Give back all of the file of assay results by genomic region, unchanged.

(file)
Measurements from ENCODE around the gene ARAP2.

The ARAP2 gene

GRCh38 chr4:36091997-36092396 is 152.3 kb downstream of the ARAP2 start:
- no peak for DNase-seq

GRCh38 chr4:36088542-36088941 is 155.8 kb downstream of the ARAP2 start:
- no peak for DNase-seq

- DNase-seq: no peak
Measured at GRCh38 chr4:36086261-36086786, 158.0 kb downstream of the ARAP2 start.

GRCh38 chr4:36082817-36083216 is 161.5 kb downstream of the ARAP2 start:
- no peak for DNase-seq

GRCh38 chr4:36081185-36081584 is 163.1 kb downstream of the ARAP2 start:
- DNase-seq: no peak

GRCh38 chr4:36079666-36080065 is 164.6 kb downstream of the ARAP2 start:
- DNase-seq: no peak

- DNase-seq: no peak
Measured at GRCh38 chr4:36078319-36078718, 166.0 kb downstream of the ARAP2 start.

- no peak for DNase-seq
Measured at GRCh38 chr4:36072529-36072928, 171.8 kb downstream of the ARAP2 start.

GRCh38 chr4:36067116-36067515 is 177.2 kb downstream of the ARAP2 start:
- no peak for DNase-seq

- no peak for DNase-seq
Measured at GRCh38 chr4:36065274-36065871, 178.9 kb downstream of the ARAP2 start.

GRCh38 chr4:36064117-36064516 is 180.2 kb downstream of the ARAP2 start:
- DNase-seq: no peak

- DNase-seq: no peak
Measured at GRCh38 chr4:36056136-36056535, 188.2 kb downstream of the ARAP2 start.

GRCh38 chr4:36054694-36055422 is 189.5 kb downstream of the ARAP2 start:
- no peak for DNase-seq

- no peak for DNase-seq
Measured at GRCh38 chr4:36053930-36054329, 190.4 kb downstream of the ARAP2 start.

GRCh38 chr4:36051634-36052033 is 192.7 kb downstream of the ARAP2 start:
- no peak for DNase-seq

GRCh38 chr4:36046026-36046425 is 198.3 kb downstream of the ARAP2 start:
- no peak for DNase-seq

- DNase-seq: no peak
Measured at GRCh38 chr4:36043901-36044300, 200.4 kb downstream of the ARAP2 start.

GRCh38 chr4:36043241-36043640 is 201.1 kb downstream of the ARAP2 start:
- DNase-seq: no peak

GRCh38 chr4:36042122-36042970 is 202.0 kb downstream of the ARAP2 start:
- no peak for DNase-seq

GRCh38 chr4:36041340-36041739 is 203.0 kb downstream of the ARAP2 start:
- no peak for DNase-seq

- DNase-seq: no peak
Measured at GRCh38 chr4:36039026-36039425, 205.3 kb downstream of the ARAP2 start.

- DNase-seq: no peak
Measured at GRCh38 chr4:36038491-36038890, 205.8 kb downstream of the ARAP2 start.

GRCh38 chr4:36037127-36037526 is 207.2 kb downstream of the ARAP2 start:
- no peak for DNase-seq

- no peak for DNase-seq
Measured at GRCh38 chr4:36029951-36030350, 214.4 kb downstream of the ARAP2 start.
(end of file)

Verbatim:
Measurements from ENCODE around the gene ARAP2.

The ARAP2 gene

GRCh38 chr4:36091997-36092396 is 152.3 kb downstream of the ARAP2 start:
- no peak for DNase-seq

GRCh38 chr4:36088542-36088941 is 155.8 kb downstream of the ARAP2 start:
- no peak for DNase-seq

- DNase-seq: no peak
Measured at GRCh38 chr4:36086261-36086786, 158.0 kb downstream of the ARAP2 start.

GRCh38 chr4:36082817-36083216 is 161.5 kb downstream of the ARAP2 start:
- no peak for DNase-seq

GRCh38 chr4:36081185-36081584 is 163.1 kb downstream of the ARAP2 start:
- DNase-seq: no peak

GRCh38 chr4:36079666-36080065 is 164.6 kb downstream of the ARAP2 start:
- DNase-seq: no peak

- DNase-seq: no peak
Measured at GRCh38 chr4:36078319-36078718, 166.0 kb downstream of the ARAP2 start.

- no peak for DNase-seq
Measured at GRCh38 chr4:36072529-36072928, 171.8 kb downstream of the ARAP2 start.

GRCh38 chr4:36067116-36067515 is 177.2 kb downstream of the ARAP2 start:
- no peak for DNase-seq

- no peak for DNase-seq
Measured at GRCh38 chr4:36065274-36065871, 178.9 kb downstream of the ARAP2 start.

GRCh38 chr4:36064117-36064516 is 180.2 kb downstream of the ARAP2 start:
- DNase-seq: no peak

- DNase-seq: no peak
Measured at GRCh38 chr4:36056136-36056535, 188.2 kb downstream of the ARAP2 start.

GRCh38 chr4:36054694-36055422 is 189.5 kb downstream of the ARAP2 start:
- no peak for DNase-seq

- no peak for DNase-seq
Measured at GRCh38 chr4:36053930-36054329, 190.4 kb downstream of the ARAP2 start.

GRCh38 chr4:36051634-36052033 is 192.7 kb downstream of the ARAP2 start:
- no peak for DNase-seq

GRCh38 chr4:36046026-36046425 is 198.3 kb downstream of the ARAP2 start:
- no peak for DNase-seq

- DNase-seq: no peak
Measured at GRCh38 chr4:36043901-36044300, 200.4 kb downstream of the ARAP2 start.

GRCh38 chr4:36043241-36043640 is 201.1 kb downstream of the ARAP2 start:
- DNase-seq: no peak

GRCh38 chr4:36042122-36042970 is 202.0 kb downstream of the ARAP2 start:
- no peak for DNase-seq

GRCh38 chr4:36041340-36041739 is 203.0 kb downstream of the ARAP2 start:
- no peak for DNase-seq

- DNase-seq: no peak
Measured at GRCh38 chr4:36039026-36039425, 205.3 kb downstream of the ARAP2 start.

- DNase-seq: no peak
Measured at GRCh38 chr4:36038491-36038890, 205.8 kb downstream of the ARAP2 start.

GRCh38 chr4:36037127-36037526 is 207.2 kb downstream of the ARAP2 start:
- no peak for DNase-seq

- no peak for DNase-seq
Measured at GRCh38 chr4:36029951-36030350, 214.4 kb downstream of the ARAP2 start.